Mr Smith said he agreed with Mr Koornhof. Those who had already made oral submissions should be removed from the list which would leave around 82 names. The question is whether it would be reasonable to use the 120 names as the benchmark. The Committee has facilitated thousands of submissions in the provinces. Thousands of written submissions had also been received. Oral submissions had also already been made before the Committee in Parliament. If only using the list of 120 names as a benchmark is insufficient, then people should convince the Committee why the current level of facilitation thus far has not met the requirements of adequate public consultation. The process cannot go on forever. If people are upset at the level of consultation, then they would be welcome to challenge the process in court.

Ms Carter said when the Committee visited the provinces it had asked for people’s contact details. If people made oral presentations in the provinces, then those people should also be taken off the list. She noted at least one person on the list who had already made oral submissions at provincial public hearings.

Mr Swart said he agreed with the approach of Ms Carter. People may have only made a single paragraph submission. The first issue would be to determine if there is enough weight to the submission which requires an additional oral submission. There are time constraints however which he acknowledges. Some people however had numerous requests to make oral submissions. At the same time there is the principle that each person must be treated fairly.

The Chairperson said the consensus of the Committee is as follows. The Committee would consider each name on the 120 person list. Each Member would examine to determine whether the written submission has sufficient substantial content to justify inviting that person back for an oral hearing. At the same time each person on the list would be examined to determine whether they represent a constituency or not. All of these factors would be considered to determine whether those people should be invited to make further oral submissions or not.

Mr Mpumlwana took issue with Chairperson’s view of what amounted to a consensus. In his view, the Chairperson had listened to what Mr Swart and Ms Carter had said and had concluded the views of those Members amounted to a consensus of the Committee. Mr Filtane had said that during the provincial hearings not everyone who attended was afforded an opportunity to personally make oral submissions because of time constraints. Why should people who have now made written submissions be afforded an extra right to make oral submissions simply because they had made written submissions? The essence of his point was that the Chairperson is incorrect in saying what the consensus of the Committee is. Consensus should be determined by a show of hands in the Committee.

Mr Filtane said the sole issue was considering the input of the public. The Committee is not duty bound to listen to what people have said simply because they have written their submissions down. The constitutional requirement is only that the Committee consider the submissions received. There may be a more efficient way of dealing with the application of people to make further oral submissions. Only if the Committee has given a written guarantee to consider further oral submissions should those people be invited back to make further oral submissions. The people on the list who want to make further oral submissions should be considered by the Committee. That does not necessarily mean however that simply because someone appears on the list that they should automatically be invited to make further oral submissions. It would be discriminatory to allow people who had made written submissions to be given an automatic right to make further oral submissions but to deny the same right to people who had requested to make oral submissions in the Provinces but had been denied that right because of time constraints. The Committee should not be discriminatory in its approach on this matter. In conclusion, Mr Filtane said he opposes further oral submissions unless the purpose of facilitating oral submissions is to meet the threshold of the requirement of reasonableness.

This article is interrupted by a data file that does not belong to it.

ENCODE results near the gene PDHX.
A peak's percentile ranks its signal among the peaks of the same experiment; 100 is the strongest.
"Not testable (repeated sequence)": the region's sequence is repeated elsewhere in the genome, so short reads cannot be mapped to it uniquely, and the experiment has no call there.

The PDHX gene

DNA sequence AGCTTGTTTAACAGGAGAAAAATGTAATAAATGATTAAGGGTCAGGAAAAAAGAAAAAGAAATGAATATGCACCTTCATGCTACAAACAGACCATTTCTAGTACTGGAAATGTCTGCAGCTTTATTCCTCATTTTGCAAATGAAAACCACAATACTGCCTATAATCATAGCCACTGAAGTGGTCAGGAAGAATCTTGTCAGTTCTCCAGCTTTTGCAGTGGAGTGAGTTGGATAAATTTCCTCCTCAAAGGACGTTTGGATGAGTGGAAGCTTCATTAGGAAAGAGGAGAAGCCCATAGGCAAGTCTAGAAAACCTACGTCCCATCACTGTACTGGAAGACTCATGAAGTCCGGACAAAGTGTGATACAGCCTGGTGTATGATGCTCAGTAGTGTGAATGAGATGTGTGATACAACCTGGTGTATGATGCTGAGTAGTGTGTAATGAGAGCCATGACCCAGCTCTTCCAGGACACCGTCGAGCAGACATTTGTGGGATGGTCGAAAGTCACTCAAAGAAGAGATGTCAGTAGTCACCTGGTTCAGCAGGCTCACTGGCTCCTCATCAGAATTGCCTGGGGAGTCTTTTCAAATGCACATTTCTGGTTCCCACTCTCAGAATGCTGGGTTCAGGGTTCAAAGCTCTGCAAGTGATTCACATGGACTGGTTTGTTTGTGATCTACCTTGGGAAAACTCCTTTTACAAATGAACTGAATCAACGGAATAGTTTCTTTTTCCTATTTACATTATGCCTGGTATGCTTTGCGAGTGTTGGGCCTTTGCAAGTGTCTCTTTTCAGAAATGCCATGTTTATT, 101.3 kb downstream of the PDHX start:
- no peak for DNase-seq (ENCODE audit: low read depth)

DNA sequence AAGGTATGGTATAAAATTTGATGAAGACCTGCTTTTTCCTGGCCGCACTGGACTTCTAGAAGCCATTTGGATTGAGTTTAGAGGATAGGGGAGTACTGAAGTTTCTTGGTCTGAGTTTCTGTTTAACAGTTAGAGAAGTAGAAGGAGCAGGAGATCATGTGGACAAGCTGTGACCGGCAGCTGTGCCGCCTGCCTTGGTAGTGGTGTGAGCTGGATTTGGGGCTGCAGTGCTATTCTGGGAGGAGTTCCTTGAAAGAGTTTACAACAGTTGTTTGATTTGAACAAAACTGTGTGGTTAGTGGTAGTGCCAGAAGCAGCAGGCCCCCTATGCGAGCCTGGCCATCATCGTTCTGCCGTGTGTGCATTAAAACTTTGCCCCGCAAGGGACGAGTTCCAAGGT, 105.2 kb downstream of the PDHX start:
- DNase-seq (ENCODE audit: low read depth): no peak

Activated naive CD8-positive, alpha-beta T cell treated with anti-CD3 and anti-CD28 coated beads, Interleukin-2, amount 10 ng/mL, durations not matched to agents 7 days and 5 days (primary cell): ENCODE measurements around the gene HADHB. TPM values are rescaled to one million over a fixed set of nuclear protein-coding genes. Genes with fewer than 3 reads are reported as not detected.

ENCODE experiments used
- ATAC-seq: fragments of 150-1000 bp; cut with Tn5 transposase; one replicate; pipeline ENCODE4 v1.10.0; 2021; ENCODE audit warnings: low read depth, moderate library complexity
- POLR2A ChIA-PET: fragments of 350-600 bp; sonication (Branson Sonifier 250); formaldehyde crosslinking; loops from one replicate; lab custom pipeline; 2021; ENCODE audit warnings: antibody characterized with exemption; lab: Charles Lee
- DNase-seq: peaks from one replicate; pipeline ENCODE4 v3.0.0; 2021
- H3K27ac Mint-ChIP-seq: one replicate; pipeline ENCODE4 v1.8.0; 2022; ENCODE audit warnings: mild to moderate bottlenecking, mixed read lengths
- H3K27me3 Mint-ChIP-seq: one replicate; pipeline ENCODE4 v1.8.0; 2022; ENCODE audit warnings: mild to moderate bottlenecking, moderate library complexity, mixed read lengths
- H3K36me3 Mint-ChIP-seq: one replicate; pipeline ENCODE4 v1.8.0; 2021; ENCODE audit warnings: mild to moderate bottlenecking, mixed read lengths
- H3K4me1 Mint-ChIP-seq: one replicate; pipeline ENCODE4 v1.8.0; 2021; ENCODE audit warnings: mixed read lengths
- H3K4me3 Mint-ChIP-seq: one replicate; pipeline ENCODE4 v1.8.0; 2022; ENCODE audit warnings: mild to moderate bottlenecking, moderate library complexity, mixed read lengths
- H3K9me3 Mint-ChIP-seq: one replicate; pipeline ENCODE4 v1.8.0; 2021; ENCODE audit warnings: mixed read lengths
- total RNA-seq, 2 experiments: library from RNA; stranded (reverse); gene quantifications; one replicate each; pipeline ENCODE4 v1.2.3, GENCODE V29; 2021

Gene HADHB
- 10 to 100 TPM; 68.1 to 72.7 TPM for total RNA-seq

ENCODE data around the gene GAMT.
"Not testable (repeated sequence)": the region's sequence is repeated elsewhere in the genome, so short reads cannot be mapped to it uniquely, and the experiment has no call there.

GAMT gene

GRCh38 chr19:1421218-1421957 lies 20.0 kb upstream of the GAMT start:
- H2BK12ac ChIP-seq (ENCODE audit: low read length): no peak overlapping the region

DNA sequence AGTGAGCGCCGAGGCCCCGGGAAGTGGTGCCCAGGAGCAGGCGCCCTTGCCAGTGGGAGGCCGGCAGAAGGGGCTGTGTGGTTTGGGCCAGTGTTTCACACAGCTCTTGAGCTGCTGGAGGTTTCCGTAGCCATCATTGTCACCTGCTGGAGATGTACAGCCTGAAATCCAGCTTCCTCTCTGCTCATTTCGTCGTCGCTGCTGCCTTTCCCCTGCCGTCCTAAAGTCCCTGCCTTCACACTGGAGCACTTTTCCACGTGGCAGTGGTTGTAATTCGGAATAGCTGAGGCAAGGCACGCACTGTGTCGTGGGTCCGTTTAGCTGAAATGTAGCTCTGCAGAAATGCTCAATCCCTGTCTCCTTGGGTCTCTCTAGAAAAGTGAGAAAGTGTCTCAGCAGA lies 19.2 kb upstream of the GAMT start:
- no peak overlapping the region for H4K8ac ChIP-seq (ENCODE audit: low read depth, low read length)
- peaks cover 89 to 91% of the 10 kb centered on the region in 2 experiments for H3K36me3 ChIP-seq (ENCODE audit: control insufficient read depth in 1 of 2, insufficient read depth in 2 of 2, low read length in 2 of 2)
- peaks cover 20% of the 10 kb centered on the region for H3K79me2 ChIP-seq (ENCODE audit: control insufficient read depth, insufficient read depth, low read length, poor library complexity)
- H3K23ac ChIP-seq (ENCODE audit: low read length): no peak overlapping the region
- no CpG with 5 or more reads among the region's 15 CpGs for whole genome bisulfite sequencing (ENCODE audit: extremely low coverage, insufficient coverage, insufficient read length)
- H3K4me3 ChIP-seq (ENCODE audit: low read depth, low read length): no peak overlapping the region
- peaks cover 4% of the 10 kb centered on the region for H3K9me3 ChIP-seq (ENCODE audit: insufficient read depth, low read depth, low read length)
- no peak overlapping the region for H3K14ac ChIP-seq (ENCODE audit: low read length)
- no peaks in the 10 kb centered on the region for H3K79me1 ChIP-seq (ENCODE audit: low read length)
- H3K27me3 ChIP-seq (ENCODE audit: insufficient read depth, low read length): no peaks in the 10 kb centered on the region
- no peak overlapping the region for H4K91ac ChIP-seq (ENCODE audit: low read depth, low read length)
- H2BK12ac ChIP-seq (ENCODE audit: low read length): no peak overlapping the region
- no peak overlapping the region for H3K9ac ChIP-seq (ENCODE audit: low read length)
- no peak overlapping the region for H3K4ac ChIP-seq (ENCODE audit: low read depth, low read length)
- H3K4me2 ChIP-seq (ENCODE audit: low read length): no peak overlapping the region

Mr Koornhof said he accepts the points raised by Mr Filtane. However, the problem is that the original public advertisement said that every person who made a written submission would be given a right to make a further oral submission. The same approach was not extended to those people who made presentations in the various provinces. This is the unfortunate difference between the people who made written submissions and those who were not afforded an opportunity to make oral presentations in the provinces, despite the people in the provinces being present and wanting to make oral submissions. There is sufficient consensus on the way forward. If 30 more people or organisations are allowed to make oral submissions no one will say the Committee has not met the requirement of adequately facilitating public consultation.

The Chairperson responded that Mr Koornhof was not entirely correct. The original advertisement had said anyone who made written submissions would be given an indication – not a right – as to whether they would be afforded an opportunity to make further oral submissions. 120 names are currently on the list. There might be people on that list who have already been considered in the sense they have already given oral submissions. It appears there is consensus that those people should not give more oral submissions. Even Mr Swart had said he would not add to the list, even though he has proof that people who made written submissions do not appear on the list in its current form. In his view, there is sufficient consensus on the way forward. The relative substance of each written submission should be considered to determine whether the person who made the submission should also be afforded a further opportunity to make oral submissions. The secretariat should be asked to look at the submissions and email the people on the list to verify whether they represent a constituency or not and whether they still want to make oral submissions or not.